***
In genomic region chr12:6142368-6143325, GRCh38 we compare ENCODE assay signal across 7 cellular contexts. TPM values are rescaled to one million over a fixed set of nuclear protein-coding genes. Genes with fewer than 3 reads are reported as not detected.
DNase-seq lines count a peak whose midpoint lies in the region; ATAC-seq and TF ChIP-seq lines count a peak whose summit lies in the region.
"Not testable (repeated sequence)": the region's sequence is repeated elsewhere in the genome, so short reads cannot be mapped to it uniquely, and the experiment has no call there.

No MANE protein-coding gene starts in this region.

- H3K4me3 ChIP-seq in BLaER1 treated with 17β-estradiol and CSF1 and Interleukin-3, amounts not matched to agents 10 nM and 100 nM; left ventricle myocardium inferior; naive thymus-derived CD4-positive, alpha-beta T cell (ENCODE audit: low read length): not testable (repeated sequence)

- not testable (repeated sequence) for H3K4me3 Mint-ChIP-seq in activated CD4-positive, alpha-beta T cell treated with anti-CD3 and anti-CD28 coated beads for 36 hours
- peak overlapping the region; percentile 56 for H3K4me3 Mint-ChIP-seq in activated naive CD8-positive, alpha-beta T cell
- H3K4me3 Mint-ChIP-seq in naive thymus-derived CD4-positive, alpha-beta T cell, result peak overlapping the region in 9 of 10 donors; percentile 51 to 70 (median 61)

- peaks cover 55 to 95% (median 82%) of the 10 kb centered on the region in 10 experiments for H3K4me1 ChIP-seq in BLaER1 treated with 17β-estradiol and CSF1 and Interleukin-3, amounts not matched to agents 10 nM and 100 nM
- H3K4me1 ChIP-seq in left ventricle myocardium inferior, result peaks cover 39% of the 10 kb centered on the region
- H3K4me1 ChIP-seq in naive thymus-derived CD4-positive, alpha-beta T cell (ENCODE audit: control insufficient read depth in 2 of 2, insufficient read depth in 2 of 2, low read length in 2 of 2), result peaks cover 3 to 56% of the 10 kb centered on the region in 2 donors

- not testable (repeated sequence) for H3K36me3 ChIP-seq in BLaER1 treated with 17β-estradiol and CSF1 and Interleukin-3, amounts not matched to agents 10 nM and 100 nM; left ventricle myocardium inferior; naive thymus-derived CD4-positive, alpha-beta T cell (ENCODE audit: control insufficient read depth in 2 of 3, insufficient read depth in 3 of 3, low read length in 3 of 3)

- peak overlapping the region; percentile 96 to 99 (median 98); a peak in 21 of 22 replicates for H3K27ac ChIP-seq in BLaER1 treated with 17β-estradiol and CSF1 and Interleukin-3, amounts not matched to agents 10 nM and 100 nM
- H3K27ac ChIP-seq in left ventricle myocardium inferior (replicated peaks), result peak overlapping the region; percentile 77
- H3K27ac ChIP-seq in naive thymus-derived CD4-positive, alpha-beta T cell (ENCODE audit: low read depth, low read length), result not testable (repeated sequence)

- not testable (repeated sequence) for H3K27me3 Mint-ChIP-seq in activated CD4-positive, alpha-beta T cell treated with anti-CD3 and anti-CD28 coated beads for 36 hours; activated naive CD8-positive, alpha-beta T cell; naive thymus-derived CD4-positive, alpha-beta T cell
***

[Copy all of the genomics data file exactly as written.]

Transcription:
In genomic region chr12:6142368-6143325, GRCh38 we compare ENCODE assay signal across 7 cellular contexts. TPM values are rescaled to one million over a fixed set of nuclear protein-coding genes. Genes with fewer than 3 reads are reported as not detected.
DNase-seq lines count a peak whose midpoint lies in the region; ATAC-seq and TF ChIP-seq lines count a peak whose summit lies in the region.
"Not testable (repeated sequence)": the region's sequence is repeated elsewhere in the genome, so short reads cannot be mapped to it uniquely, and the experiment has no call there.

No MANE protein-coding gene starts in this region.

- H3K4me3 ChIP-seq in BLaER1 treated with 17β-estradiol and CSF1 and Interleukin-3, amounts not matched to agents 10 nM and 100 nM; left ventricle myocardium inferior; naive thymus-derived CD4-positive, alpha-beta T cell (ENCODE audit: low read length): not testable (repeated sequence)

- not testable (repeated sequence) for H3K4me3 Mint-ChIP-seq in activated CD4-positive, alpha-beta T cell treated with anti-CD3 and anti-CD28 coated beads for 36 hours
- peak overlapping the region; percentile 56 for H3K4me3 Mint-ChIP-seq in activated naive CD8-positive, alpha-beta T cell
- H3K4me3 Mint-ChIP-seq in naive thymus-derived CD4-positive, alpha-beta T cell, result peak overlapping the region in 9 of 10 donors; percentile 51 to 70 (median 61)

- peaks cover 55 to 95% (median 82%) of the 10 kb centered on the region in 10 experiments for H3K4me1 ChIP-seq in BLaER1 treated with 17β-estradiol and CSF1 and Interleukin-3, amounts not matched to agents 10 nM and 100 nM
- H3K4me1 ChIP-seq in left ventricle myocardium inferior, result peaks cover 39% of the 10 kb centered on the region
- H3K4me1 ChIP-seq in naive thymus-derived CD4-positive, alpha-beta T cell (ENCODE audit: control insufficient read depth in 2 of 2, insufficient read depth in 2 of 2, low read length in 2 of 2), result peaks cover 3 to 56% of the 10 kb centered on the region in 2 donors

- not testable (repeated sequence) for H3K36me3 ChIP-seq in BLaER1 treated with 17β-estradiol and CSF1 and Interleukin-3, amounts not matched to agents 10 nM and 100 nM; left ventricle myocardium inferior; naive thymus-derived CD4-positive, alpha-beta T cell (ENCODE audit: control insufficient read depth in 2 of 3, insufficient read depth in 3 of 3, low read length in 3 of 3)

- peak overlapping the region; percentile 96 to 99 (median 98); a peak in 21 of 22 replicates for H3K27ac ChIP-seq in BLaER1 treated with 17β-estradiol and CSF1 and Interleukin-3, amounts not matched to agents 10 nM and 100 nM
- H3K27ac ChIP-seq in left ventricle myocardium inferior (replicated peaks), result peak overlapping the region; percentile 77
- H3K27ac ChIP-seq in naive thymus-derived CD4-positive, alpha-beta T cell (ENCODE audit: low read depth, low read length), result not testable (repeated sequence)

- not testable (repeated sequence) for H3K27me3 Mint-ChIP-seq in activated CD4-positive, alpha-beta T cell treated with anti-CD3 and anti-CD28 coated beads for 36 hours; activated naive CD8-positive, alpha-beta T cell; naive thymus-derived CD4-positive, alpha-beta T cell